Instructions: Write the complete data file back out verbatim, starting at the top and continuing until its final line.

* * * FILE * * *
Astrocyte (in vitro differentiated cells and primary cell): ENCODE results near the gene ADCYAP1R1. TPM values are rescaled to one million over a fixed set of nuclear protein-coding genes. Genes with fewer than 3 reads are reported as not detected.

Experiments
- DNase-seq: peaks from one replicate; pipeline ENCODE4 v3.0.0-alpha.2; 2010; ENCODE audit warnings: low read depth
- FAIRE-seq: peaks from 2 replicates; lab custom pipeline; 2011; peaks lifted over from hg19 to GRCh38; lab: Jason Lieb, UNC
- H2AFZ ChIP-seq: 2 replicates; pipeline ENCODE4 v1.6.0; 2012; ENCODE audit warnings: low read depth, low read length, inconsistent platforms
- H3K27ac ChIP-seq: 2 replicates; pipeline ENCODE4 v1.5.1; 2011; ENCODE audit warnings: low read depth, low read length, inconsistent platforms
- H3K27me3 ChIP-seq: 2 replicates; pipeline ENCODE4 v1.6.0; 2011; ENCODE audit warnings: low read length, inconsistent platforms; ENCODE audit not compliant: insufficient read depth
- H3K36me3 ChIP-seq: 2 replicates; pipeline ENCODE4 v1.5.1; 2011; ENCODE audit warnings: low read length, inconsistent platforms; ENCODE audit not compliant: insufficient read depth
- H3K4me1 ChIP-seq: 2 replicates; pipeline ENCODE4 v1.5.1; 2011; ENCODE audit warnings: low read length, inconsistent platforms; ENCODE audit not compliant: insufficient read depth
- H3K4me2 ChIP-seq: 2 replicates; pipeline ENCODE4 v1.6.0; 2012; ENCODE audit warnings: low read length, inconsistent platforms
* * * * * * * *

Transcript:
Astrocyte (in vitro differentiated cells and primary cell): ENCODE results near the gene ADCYAP1R1. TPM values are rescaled to one million over a fixed set of nuclear protein-coding genes. Genes with fewer than 3 reads are reported as not detected.

Experiments
- DNase-seq: peaks from one replicate; pipeline ENCODE4 v3.0.0-alpha.2; 2010; ENCODE audit warnings: low read depth
- FAIRE-seq: peaks from 2 replicates; lab custom pipeline; 2011; peaks lifted over from hg19 to GRCh38; lab: Jason Lieb, UNC
- H2AFZ ChIP-seq: 2 replicates; pipeline ENCODE4 v1.6.0; 2012; ENCODE audit warnings: low read depth, low read length, inconsistent platforms
- H3K27ac ChIP-seq: 2 replicates; pipeline ENCODE4 v1.5.1; 2011; ENCODE audit warnings: low read depth, low read length, inconsistent platforms
- H3K27me3 ChIP-seq: 2 replicates; pipeline ENCODE4 v1.6.0; 2011; ENCODE audit warnings: low read length, inconsistent platforms; ENCODE audit not compliant: insufficient read depth
- H3K36me3 ChIP-seq: 2 replicates; pipeline ENCODE4 v1.5.1; 2011; ENCODE audit warnings: low read length, inconsistent platforms; ENCODE audit not compliant: insufficient read depth
- H3K4me1 ChIP-seq: 2 replicates; pipeline ENCODE4 v1.5.1; 2011; ENCODE audit warnings: low read length, inconsistent platforms; ENCODE audit not compliant: insufficient read depth
- H3K4me2 ChIP-seq: 2 replicates; pipeline ENCODE4 v1.6.0; 2012; ENCODE audit warnings: low read length, inconsistent platforms